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5 Good Reasons to Caulk Your Toilet

5 Good Reasons to Caulk Your Toilet

Many people may not pay much attention to it, but most toilets have a thin, white seal—known as caulk—around their base where they meet the floor. And, believe it or not, this caulking rests at the core of a long-standing debate among DIY home-improvers and professional plumbers: should toilets be caulked or not?

There are many good reasons why you should caulk your toilet:

  • Caulking prevents odors.
  • Caulking hinders germ growth.
  • Caulking secures the toilet in place.
  • Caulking has aesthetic benefits.
  • Caulking is required by the International Plumbing Code.

Depending on the professional you talk to, they may recommend using caulk or not using it at all; some may even suggest a middle ground, where you only apply the sealant to some areas of the toilet base. While there are valid points to all sides of this caulk argument, most will say it is more beneficial to use it rather than not.

Why Do Some Recommend Not Caulking a Toilet?

Whether or not you should caulk your toilet has been the subject of debate for years. While many professionals recommend caulking a toilet, a good number of people believe it can cause more harm than help.

The Argument Against Caulking

What is the argument for not caulking? The reasoning behind not caulking a toilet stems from leaking water issues:

For one, if your toilet has a plumbing issue like a leak, it can be hard to tell as long as it has caulk around it. Both small and large leaks could go undiscovered for a long time. In addition, if there is caulk present, a large amount of leakage will have nowhere to escape but onto the floor, where it can cause severe water damage to it and other areas surrounding the toilet.

If there is a leak, those against caulking believe that the caulk seal makes it quite difficult for people to break through to reach and repair the source. Upon breaking the seal, there is a chance you could damage the floor.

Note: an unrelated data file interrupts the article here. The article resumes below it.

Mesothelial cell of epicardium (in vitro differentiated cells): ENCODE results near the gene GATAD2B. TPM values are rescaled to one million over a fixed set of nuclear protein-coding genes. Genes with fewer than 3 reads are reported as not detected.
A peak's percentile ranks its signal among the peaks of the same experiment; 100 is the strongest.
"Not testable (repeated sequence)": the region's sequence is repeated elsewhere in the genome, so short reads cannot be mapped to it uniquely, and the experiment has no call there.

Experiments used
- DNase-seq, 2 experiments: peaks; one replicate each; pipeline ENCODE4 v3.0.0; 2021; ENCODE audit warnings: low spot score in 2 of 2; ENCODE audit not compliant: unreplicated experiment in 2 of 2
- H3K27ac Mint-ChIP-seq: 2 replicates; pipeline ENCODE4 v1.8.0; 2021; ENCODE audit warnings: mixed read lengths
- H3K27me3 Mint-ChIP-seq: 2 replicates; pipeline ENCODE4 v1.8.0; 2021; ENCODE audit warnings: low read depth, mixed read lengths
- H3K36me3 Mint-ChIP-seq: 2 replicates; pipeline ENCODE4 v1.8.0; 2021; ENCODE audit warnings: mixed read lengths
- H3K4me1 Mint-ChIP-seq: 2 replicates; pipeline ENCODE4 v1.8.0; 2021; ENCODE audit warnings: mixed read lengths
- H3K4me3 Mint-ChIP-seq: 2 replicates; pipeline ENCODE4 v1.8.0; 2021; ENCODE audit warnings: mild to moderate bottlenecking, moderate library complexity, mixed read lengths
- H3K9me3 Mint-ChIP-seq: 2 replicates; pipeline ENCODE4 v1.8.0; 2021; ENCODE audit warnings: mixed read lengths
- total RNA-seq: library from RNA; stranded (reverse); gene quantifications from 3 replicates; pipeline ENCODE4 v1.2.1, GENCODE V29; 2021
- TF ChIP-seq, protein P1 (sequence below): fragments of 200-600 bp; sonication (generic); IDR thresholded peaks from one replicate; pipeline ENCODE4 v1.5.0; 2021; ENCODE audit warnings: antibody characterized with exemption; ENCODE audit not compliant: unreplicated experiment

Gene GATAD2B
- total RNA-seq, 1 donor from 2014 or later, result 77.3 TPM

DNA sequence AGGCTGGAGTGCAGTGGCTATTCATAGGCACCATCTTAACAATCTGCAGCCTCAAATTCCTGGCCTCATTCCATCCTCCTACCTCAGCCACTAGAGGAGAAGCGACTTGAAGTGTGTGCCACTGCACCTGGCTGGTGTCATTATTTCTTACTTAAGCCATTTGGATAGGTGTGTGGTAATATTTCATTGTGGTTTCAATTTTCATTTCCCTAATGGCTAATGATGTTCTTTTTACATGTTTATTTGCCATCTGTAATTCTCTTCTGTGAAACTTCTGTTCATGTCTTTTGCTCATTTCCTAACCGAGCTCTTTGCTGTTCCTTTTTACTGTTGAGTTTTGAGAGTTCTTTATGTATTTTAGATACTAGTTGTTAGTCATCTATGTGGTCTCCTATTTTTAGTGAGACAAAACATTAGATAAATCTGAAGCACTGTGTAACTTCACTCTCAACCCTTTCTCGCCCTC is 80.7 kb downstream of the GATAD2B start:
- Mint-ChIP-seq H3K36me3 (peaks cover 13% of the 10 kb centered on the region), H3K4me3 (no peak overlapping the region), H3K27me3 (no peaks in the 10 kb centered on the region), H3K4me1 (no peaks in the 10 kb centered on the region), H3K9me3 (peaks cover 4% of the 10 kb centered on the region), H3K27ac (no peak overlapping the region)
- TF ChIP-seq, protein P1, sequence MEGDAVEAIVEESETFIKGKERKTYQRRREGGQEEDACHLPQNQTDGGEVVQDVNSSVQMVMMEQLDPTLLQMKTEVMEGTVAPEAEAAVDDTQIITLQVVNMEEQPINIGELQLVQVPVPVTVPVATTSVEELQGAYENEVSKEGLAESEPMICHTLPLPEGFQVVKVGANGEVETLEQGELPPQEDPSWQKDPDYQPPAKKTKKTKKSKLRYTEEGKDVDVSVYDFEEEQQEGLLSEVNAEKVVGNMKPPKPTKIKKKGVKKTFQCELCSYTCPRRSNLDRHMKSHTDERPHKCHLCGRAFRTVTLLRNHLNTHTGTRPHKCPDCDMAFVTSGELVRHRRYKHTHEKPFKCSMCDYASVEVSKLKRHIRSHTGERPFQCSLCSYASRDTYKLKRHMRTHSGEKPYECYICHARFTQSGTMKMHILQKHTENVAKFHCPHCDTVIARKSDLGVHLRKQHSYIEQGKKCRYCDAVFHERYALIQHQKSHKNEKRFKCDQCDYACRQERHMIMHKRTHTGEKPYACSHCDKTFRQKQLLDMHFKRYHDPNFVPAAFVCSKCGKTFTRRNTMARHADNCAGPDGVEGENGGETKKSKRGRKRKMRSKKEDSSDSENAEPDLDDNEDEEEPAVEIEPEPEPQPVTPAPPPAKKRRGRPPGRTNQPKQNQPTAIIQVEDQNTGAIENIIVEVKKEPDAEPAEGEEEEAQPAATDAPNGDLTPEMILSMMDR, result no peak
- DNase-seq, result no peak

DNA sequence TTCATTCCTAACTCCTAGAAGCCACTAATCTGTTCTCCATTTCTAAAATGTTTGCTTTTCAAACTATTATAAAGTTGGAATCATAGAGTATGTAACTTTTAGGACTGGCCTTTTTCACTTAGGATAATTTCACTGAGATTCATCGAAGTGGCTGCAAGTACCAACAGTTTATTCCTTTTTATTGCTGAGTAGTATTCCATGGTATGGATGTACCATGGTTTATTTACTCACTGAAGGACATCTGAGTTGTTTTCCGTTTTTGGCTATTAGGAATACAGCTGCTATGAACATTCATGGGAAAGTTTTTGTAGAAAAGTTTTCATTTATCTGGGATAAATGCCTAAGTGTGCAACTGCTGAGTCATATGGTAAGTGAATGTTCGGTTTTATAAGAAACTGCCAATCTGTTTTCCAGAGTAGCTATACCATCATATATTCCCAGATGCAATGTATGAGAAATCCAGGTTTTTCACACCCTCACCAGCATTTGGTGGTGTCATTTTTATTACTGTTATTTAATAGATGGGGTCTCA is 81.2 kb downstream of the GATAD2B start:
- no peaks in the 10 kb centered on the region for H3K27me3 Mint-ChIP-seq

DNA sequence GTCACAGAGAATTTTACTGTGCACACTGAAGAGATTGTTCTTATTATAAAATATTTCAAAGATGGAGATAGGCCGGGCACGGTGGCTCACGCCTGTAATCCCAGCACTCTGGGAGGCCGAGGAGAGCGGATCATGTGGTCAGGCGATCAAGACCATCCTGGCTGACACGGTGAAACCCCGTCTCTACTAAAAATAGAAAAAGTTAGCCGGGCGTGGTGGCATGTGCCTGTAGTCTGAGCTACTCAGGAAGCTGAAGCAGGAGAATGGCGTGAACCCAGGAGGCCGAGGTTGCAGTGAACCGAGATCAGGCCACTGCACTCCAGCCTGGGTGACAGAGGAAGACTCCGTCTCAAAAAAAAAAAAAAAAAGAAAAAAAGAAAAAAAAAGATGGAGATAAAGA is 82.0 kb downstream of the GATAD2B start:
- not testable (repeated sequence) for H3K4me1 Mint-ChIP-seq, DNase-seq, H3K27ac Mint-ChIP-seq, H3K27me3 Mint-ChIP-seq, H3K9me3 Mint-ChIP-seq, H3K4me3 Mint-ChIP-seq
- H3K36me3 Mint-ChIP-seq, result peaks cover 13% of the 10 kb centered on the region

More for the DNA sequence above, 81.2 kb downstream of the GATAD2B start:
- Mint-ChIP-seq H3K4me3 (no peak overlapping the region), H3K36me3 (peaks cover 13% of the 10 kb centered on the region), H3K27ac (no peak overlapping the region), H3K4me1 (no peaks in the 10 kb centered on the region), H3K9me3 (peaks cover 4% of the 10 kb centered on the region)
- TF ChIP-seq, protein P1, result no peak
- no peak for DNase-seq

Finally, those against caulking believe that the rubber or wax seal that is already present in toilets is designed to help prevent leakage and sufficiently fulfills any plumbing codes that require sealing, so there is no reason to add an additional seal.

Misconceptions Behind Caulking Toilets

While all of the previous points are understandable concerns for applying caulk around a toilet, there are a few common misconceptions that require clarification. First, toilets can only leak through the floor, not necessarily on it. In fact, it is quite rare for a toilet to leak onto the floor. Most toilets that leak will deposit water into the basement or subflooring of a home. If it begins to pool around the toilet base, then there is likely something wrong with the wax seal underneath it.

Also, it is not impossible to remove caulk if you need to get to the source of a toilet’s leak. The best way to remove caulk sealant around the fixture is to use a razor blade scraping tool. With this tool, you should be able to cut through the caulk so that it can be pulled up and removed from the toilet base. If you find the caulk is hard and difficult to cut through, consider using a specialized caulk remover solution to dissolve it.

Finally, we must address the rubber or wax seal that often comes with toilets. While it is true they are made to help prevent leaks, wax seals become less effective when placed on an uneven floor. Over time—especially without a caulk seal in place—the toilet can work itself loose, damaging and even breaking the wax seal underneath. It is often the wax seal’s failure that leads the toilet to leak from its base to begin with.

So, although water leakage is a fair assumption as to why caulking your toilet can lead to greater damage down the road, there are far more benefits to it than people realize. However, if you still feel uncomfortable with caulking your toilet, some professionals suggest caulking around most of the toilet and leaving the backside unsealed.

5 Good Reasons to Caulk Your Toilet

The following are a few reasons why plumbing professionals recommend caulking your toilet:

1. Caulking prevents odors.

Caulk essentially acts as a type of seal between your toilet and the floor. Without it, it can be easy for spilled bathwater or mop water—or, worst-case scenario, overflowing toilet water—to get in-between those crevices, which can be difficult to clean up.

The stagnant water will eventually produce an unpleasant mildew smell or other odor around your toilet. Left long enough, the standing water can promote mold and bacteria growth, which can produce even more unwanted odors.